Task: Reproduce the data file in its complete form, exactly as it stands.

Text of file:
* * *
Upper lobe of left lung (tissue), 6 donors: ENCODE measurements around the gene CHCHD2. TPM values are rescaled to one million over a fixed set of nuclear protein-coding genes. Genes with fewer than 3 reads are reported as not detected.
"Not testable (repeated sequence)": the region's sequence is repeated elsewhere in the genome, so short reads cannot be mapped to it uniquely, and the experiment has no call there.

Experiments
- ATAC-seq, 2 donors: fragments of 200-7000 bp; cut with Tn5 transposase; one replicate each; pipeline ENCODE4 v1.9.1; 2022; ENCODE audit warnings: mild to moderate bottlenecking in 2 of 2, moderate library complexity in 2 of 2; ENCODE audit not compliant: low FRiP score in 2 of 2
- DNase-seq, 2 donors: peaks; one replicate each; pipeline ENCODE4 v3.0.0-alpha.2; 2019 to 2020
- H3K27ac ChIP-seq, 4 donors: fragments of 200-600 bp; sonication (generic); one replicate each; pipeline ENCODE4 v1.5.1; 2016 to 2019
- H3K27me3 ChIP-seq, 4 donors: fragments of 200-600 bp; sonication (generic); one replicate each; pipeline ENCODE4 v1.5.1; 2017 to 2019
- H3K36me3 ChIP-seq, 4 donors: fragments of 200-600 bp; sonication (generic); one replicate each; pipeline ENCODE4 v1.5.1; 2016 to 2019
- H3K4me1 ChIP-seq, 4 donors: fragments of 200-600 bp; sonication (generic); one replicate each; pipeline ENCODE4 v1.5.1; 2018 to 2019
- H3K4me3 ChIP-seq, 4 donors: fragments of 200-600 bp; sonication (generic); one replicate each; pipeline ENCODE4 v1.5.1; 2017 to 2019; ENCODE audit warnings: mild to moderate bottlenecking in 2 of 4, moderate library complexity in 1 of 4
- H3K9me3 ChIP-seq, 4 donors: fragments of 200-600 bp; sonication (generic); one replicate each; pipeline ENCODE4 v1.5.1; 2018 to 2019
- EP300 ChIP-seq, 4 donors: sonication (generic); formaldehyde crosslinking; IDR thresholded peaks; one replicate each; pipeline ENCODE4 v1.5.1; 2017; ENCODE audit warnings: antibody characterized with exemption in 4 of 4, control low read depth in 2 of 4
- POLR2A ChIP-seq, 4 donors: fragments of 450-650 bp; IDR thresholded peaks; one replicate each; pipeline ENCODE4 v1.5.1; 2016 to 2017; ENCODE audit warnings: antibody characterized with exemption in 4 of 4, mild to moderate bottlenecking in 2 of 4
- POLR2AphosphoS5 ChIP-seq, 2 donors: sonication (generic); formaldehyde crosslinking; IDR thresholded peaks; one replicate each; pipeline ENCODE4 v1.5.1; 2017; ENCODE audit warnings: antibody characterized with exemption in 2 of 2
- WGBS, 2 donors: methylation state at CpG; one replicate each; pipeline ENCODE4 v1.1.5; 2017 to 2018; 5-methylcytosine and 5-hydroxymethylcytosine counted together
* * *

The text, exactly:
Upper lobe of left lung (tissue), 6 donors: ENCODE measurements around the gene CHCHD2. TPM values are rescaled to one million over a fixed set of nuclear protein-coding genes. Genes with fewer than 3 reads are reported as not detected.
"Not testable (repeated sequence)": the region's sequence is repeated elsewhere in the genome, so short reads cannot be mapped to it uniquely, and the experiment has no call there.

Experiments
- ATAC-seq, 2 donors: fragments of 200-7000 bp; cut with Tn5 transposase; one replicate each; pipeline ENCODE4 v1.9.1; 2022; ENCODE audit warnings: mild to moderate bottlenecking in 2 of 2, moderate library complexity in 2 of 2; ENCODE audit not compliant: low FRiP score in 2 of 2
- DNase-seq, 2 donors: peaks; one replicate each; pipeline ENCODE4 v3.0.0-alpha.2; 2019 to 2020
- H3K27ac ChIP-seq, 4 donors: fragments of 200-600 bp; sonication (generic); one replicate each; pipeline ENCODE4 v1.5.1; 2016 to 2019
- H3K27me3 ChIP-seq, 4 donors: fragments of 200-600 bp; sonication (generic); one replicate each; pipeline ENCODE4 v1.5.1; 2017 to 2019
- H3K36me3 ChIP-seq, 4 donors: fragments of 200-600 bp; sonication (generic); one replicate each; pipeline ENCODE4 v1.5.1; 2016 to 2019
- H3K4me1 ChIP-seq, 4 donors: fragments of 200-600 bp; sonication (generic); one replicate each; pipeline ENCODE4 v1.5.1; 2018 to 2019
- H3K4me3 ChIP-seq, 4 donors: fragments of 200-600 bp; sonication (generic); one replicate each; pipeline ENCODE4 v1.5.1; 2017 to 2019; ENCODE audit warnings: mild to moderate bottlenecking in 2 of 4, moderate library complexity in 1 of 4
- H3K9me3 ChIP-seq, 4 donors: fragments of 200-600 bp; sonication (generic); one replicate each; pipeline ENCODE4 v1.5.1; 2018 to 2019
- EP300 ChIP-seq, 4 donors: sonication (generic); formaldehyde crosslinking; IDR thresholded peaks; one replicate each; pipeline ENCODE4 v1.5.1; 2017; ENCODE audit warnings: antibody characterized with exemption in 4 of 4, control low read depth in 2 of 4
- POLR2A ChIP-seq, 4 donors: fragments of 450-650 bp; IDR thresholded peaks; one replicate each; pipeline ENCODE4 v1.5.1; 2016 to 2017; ENCODE audit warnings: antibody characterized with exemption in 4 of 4, mild to moderate bottlenecking in 2 of 4
- POLR2AphosphoS5 ChIP-seq, 2 donors: sonication (generic); formaldehyde crosslinking; IDR thresholded peaks; one replicate each; pipeline ENCODE4 v1.5.1; 2017; ENCODE audit warnings: antibody characterized with exemption in 2 of 2
- WGBS, 2 donors: methylation state at CpG; one replicate each; pipeline ENCODE4 v1.1.5; 2017 to 2018; 5-methylcytosine and 5-hydroxymethylcytosine counted together